Since the White House is convinced social media companies are kicking conservatives off left and (mostly) right, it has decided to do something about it. What this “something” is remains about as vague as the accusations.
Once you remove a handful of grifters and Nazi fans from the list, you’re left with not that much to get upset about. But the few who fervently believe this is happening make a lot of noise and have the ears of powerful people, so stuff — vague stuff — is being set in motion while the First Amendment is set aside.
A leaked copy of what was supposedly a draft executive order on social media bias appeared late last year. If the leak was legitimate, the White House’s proposal would not have been Constitutional. It would have used the pretense of bias to allow the federal government to directly regulate speech on social media platforms. Here’s Mike Masnick’s take on the draft order:
Basically, the order would task the White House with “investigating” social media platforms for bias and then seek to use antitrust actions (or pass it off to the DOJ or FTC) to punish companies that show loosely defined “bias.” The document takes as default that any kind of “bias” on major internet platforms should be taken as anti-competitive (which seems incredibly questionable) and then also requires that various agencies give the President a report on how to “address” social media bias.
How anyone can stretch “bias” into something deserving the DOJ’s antitrust attention is beyond me, but this is similar to assertions made in several lawsuits filed against social media platforms by peeved far-right personalities.
The terrible idea appears to be back on the table after (nearly) a yearlong hiatus. Margaret Harding McGill and Daniel Lippman report for Politico that a handful of unidentified White House personnel have seen a new draft executive order being crafted to tackle social media bias.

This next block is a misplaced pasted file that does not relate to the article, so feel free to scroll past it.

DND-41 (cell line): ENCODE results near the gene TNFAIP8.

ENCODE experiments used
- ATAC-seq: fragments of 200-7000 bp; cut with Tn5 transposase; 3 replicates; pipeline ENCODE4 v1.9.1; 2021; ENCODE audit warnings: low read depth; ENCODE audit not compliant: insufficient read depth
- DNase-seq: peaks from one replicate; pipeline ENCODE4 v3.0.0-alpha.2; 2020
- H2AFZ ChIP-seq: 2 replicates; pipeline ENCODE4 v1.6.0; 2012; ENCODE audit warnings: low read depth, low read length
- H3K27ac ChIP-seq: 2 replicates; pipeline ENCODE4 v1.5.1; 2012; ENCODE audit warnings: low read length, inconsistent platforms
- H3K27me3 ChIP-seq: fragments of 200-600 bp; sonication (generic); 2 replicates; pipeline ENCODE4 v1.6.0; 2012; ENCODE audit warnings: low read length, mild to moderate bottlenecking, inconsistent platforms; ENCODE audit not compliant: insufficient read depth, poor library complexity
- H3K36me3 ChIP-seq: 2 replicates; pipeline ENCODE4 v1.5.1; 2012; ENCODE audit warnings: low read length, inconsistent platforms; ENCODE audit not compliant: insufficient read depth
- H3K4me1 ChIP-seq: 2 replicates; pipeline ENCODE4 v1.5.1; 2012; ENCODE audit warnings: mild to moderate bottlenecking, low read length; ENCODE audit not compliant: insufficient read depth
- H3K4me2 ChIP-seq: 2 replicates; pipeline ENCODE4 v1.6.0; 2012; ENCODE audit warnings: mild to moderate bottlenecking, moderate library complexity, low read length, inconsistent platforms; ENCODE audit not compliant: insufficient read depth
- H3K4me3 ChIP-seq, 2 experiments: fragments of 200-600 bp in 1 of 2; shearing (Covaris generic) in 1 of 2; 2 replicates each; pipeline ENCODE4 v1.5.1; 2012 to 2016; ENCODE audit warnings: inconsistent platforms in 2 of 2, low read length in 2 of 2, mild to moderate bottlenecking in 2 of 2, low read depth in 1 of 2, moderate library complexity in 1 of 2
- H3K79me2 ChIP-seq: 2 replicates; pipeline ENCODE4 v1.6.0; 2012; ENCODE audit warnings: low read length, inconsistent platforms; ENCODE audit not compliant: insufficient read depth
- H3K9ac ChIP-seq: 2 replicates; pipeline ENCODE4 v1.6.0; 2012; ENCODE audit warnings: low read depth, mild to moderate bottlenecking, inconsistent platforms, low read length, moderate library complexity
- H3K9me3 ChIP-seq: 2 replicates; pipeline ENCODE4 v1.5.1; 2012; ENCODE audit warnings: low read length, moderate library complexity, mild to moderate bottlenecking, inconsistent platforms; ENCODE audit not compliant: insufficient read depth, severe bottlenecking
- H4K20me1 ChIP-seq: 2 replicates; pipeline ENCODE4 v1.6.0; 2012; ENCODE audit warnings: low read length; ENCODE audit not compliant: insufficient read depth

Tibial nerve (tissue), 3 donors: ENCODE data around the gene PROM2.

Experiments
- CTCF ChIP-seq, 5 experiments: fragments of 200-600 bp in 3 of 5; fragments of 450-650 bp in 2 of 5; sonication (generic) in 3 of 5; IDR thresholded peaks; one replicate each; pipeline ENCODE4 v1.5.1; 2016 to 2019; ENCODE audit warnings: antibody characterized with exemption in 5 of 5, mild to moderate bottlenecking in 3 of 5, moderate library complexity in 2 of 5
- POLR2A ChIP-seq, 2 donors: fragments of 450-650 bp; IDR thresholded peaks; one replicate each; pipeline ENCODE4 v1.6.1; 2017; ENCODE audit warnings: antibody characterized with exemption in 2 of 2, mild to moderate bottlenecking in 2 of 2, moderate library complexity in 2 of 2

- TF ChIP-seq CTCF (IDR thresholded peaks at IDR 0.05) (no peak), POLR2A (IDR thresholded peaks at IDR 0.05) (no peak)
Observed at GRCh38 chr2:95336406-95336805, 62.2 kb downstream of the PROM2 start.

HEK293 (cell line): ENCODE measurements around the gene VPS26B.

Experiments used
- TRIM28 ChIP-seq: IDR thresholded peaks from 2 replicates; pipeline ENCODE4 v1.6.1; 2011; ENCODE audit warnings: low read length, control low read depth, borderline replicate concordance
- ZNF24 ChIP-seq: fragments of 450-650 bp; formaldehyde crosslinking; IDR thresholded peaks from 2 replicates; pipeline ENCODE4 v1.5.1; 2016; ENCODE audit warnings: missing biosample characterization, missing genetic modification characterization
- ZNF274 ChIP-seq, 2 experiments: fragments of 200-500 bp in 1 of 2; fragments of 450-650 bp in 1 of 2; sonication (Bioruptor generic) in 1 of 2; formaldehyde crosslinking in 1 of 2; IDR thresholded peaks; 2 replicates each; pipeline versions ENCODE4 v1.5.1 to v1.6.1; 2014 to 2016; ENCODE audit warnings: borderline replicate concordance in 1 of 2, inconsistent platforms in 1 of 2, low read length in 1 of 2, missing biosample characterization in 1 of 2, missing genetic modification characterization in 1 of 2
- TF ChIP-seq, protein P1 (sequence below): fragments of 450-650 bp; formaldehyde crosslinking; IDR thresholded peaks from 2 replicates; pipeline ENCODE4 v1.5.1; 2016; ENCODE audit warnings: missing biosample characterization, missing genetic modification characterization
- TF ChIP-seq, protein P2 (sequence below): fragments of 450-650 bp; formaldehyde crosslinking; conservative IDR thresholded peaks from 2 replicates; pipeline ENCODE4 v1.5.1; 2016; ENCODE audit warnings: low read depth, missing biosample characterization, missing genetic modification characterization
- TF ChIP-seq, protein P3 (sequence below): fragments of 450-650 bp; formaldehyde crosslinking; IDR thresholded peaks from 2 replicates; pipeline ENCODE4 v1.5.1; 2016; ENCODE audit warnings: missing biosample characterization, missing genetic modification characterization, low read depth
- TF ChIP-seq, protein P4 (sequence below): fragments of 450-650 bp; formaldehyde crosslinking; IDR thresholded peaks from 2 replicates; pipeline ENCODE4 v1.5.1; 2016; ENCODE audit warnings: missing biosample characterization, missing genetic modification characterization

The White House is circulating drafts of a proposed executive order that would address allegations of anti-conservative bias by social media companies, according to a White House official and two other people familiar with the matter — a month after President Donald Trump pledged to explore “all regulatory and legislative solutions” on the issue.
None of the three would describe the contents of the order, which one person cautioned has already taken many different forms and remains in flux.
Again, the draft is still a draft and no verifiable copies have been released. But this does indicate the White House still wants to take action against social media platforms for their moderation efforts. What’s a bit more chilling — when you consider the voices behind these statements and where they currently reside — is the comments made by these officials about social media moderation.
“If the internet is going to be presented as this egalitarian platform and most of Twitter is liberal cesspools of venom, then at least the president wants some fairness in the system,” the White House official said. “But look, we also think that social media plays a vital role. They have a vital role and an increasing responsibility to the culture that has helped make them so profitable and so prominent.”
“Us vs. them,” in other words. The White House views social media platforms as the enemy, which puts them on a long, long list of First Amendment-adjacent entities the President doesn’t seem to care for. I guess the goal is to force platforms to become “conservative cesspools of venom” as well, aligning them with the Gabs and Voats of the world.
Another unnamed White House official feels this executive order would dovetail nicely into the President’s recent demands that social media companies branch out into pre-crime to prevent mass shootings.
“They have a role, if not a responsibility, to monitor the content on their sites to ensure that people aren’t threatened with violence or worse, and at the same time to provide a platform that protects and cherishes freedom and free speech, but at the same time does not allow it to descend into a platform for hate,” the first White House official said when asked about the draft executive order.
It’s going to be extremely difficult to “cherish free speech” and prevent sites from “descending into platforms for hate.” This is why moderation is best left to social media companies, which can focus on the latter, rather than worrying too much about what the First Amendment does or doesn’t allow. And this statement ignores the fact that many of the people companies have deplatformed routinely engaged in hateful speech.
If this executive order ever does actually appear, it’s impossible to believe it will find some way to thread the Constitutional needle while still giving the Trump White House what it wants: control of social media platforms.
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